The party had gotten a hold of the gnoll shaman's staff after we looted the bodies, and it had turned up magical when a Detect Magic was cast. Elef had been carrying it, but it turned out halflings can't use weapons that size, so it was given to me. (Perhaps after the wolf fight, now that I think on it.) When Gneal the Gnoll saw it in my hands, rattling with bird skulls and an entire mummified squirrel tied to it with a thong, he intoned the word "Breeshk" which we took for the command word. So as we fought the spider, I said the word and the staff started to buzz with power. I took a wack at it, and did 2d6 points of damage, causing the thing to kerplode and spray spider guts all over the party's front line. AWESOME! So yeah, now the Deacon's got a mojo stick!
(I hope the rest of the group and the internet in general will forgive me going on about awesome stuff my character's got. It's my blog, after all...
If you don't like it, get your own blog, or your own mojo stick!)
So from there we struck out through a door to the south. We found a short hallway leading to another doorway at a corner going west. Checking inside, we found a mud room. No, not a room for taking off muddy shoes, a room with a shallow pool and a thick layer of slippery mud coating the floor. Most of us took a glance around and moved on, but Klint the thief became convinced that there HAD to be something good in the pool, and proceeded to strip down and wallow around in the mud for a while.
Yes, well. Good show and all that. Whatever d's your 20's.
Once the mystical wonders of the mud room had been exhausted, we rounded the corner and found a 5 foot wide fissure breaking across the hallway. After much deliberation and suggestion of Rube Goldberg type devices we used a rope around the waist to secure ourselves as we leapt across, which is good since I think the Deacon blew his jump check like three times in a row and had to be repeatedly hauled back up to try again. Embarrassing.
After we'd all gotten across, we found ourselves at a crossroads of tunnels. I'm not 100% sure if we went back the west corridor or got jumped at the crossroads, but we ran into a cadre of hobgoblins, who came down the corridor at us with polearms leveled in a narrow phalanx formation. As Yøgund and Kashim braced the front row with their heavy AC and flashing blades, the spellcasters got to work. The Deacon cast Hold Person on one of the hobs, while Elef worked his Charm Person on another. Thankfully, this one spoke common (unlike Gneal the Gnoll, who just followed Elef around like a slavering, carrion scented puppy.) and was asked to kindly start slashing up his former comrades. Between the spellcasting and a strong offensive line, we beat back the hobgoblins to their camp at the end of the corridor.
We put the held one and a couple of others who surrendered to the sword, after a brief debate about trying to charm them. (Long story short, not a good idea 'cos we'd have to have them stewing around looking for a chance to bust loose for two days while Elef recharged his spells.)
The charmed hobgoblin identified himself as Sergeant Grimmer (later dubbed Sgt. Grumpus in the inevitable distortion of names that happens in table talk). He was part of a larger contigent of hobgoblins who'd been sent to scout for a conquering army intent on taking some local sea ports for conquest of the human lands. (Note to the party. THIS IS IMPORTANT! I think we need to get back to Restenford and drop a couple copper pieces about this...) When Grumpus let it be known that there was another force of hobgoblins waiting down the east corridor for his group to return at lunchtime, the party's thinking caps all whirred into motion, and we started coming up with nefarious plans to ambush them. (Now any mages out there with Detect Sarcasm will note that the screen is glowing a bit at this point.)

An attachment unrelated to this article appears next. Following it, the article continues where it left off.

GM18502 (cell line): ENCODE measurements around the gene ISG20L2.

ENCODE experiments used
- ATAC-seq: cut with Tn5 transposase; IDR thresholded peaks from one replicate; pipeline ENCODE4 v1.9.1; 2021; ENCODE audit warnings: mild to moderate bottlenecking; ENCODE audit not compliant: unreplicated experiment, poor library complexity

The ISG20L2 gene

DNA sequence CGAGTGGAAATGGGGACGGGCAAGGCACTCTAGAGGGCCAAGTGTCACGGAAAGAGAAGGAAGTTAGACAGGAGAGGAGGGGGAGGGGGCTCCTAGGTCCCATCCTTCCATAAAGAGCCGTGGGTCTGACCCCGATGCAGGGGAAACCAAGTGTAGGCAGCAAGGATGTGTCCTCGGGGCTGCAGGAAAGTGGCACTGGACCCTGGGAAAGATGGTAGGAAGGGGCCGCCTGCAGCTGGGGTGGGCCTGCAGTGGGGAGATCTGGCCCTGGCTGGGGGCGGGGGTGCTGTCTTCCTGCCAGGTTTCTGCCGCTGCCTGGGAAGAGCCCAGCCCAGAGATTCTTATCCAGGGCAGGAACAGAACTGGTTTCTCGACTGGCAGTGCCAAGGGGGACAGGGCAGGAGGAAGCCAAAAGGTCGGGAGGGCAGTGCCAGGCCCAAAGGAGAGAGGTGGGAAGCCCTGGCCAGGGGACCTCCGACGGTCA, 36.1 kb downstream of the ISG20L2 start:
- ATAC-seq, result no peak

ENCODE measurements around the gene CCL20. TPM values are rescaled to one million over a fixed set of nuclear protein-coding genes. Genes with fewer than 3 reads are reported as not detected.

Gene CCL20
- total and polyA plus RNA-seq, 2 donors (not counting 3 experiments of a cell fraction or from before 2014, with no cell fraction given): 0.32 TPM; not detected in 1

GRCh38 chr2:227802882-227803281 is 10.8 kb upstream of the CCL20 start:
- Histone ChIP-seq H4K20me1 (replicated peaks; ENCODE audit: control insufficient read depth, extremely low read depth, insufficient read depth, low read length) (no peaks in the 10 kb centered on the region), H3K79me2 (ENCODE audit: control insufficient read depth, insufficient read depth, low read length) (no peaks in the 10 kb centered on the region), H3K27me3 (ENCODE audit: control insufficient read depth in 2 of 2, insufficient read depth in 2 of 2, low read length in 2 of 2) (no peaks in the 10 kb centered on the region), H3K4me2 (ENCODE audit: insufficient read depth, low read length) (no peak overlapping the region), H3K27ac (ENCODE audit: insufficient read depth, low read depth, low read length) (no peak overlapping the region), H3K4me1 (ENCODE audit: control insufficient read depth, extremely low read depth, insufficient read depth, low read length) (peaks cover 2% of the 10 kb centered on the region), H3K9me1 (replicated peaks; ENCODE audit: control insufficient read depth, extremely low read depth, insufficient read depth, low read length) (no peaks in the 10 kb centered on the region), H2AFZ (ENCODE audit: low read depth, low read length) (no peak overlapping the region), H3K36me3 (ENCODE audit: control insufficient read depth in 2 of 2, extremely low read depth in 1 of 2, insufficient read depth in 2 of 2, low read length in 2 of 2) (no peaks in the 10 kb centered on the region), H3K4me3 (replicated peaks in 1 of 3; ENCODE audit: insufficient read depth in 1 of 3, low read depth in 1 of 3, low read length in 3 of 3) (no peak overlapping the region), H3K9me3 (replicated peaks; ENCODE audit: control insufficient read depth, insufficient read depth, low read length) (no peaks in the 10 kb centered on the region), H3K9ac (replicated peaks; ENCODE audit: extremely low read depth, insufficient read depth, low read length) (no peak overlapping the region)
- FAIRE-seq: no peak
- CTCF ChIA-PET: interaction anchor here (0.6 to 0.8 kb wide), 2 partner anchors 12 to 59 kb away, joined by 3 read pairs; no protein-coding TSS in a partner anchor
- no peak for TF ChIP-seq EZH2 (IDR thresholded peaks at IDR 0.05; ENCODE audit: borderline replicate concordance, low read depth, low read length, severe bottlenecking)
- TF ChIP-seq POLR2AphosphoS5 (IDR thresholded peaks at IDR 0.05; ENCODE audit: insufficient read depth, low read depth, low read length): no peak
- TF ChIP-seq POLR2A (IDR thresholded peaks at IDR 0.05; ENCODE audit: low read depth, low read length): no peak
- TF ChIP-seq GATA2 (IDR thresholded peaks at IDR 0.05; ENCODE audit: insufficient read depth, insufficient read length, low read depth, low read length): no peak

We scouted down the corridor in question, and found a similar fissure in the floor to the one we'd jumped earlier, only this one was bridged with a plank. We discussed sending our man Grumpus down to lure a contigent of them over so we could take them piecemeal, which didn't seem like a bad idea. The other idea was to lie in wait for them for an ambush, although we were aware that it was going to be three hours before the larger group got suspicious of the detachment's lateness and came looking. Still, this is the plan we came up with, and we were sticking to it. For good measure, we pulled the plank and made a cut thru it, so that the first hob across would break thru it and fall.
So we waited at the base of a set of stairs about 10 feet past the south corridor. For three hours. At this point I'll forgo any literary artifice and state flatly THIS WAS A VERY BAD IDEA.
As we crouched on the stairs, convinced of the brilliance of our scheme, a party of lizard men came down the stairs behind us, intent on grabbing a bite of delicious mammal. Yes, in our machiavellian brilliance, we'd reminded our DM just what wandering monster checks were good for, as he mentions on his post on the session. Since our modus operandi is to put strong fighters in the front and weaker guys in back, of course they're exactly in the right place at the right time (for them).
After some frantic repositioning and waving of mojo sticks, we managed to fend them off and send them packing, and thanks above to the merciful Allmaker that we didn't have a bunch of pissed off hobgoblins on our other flank.
It was here, as we caught our breath, that we ended the session.
I hope this all doesn't come off as too snarky, as I'm trying to be more tongue in cheek than anything else, and Lord knows I'm as much implicated in this peccadillo as the rest of the group, so I'm not trying to come across as Deacon Know it All. I just think this session we crossed the line from "clever" to "too clever", and allowed our tactics to get overly baroque. It happens when the generation of ideas becomes too free form without any overriding focus. Well, ya live n' learn, and hope that it don't cost ya too many Cure Light Wounds.
Anyway, thanks once again to Paul and the 10d gamers for a fun session.
I'm calling it the Evans Method
13 hours ago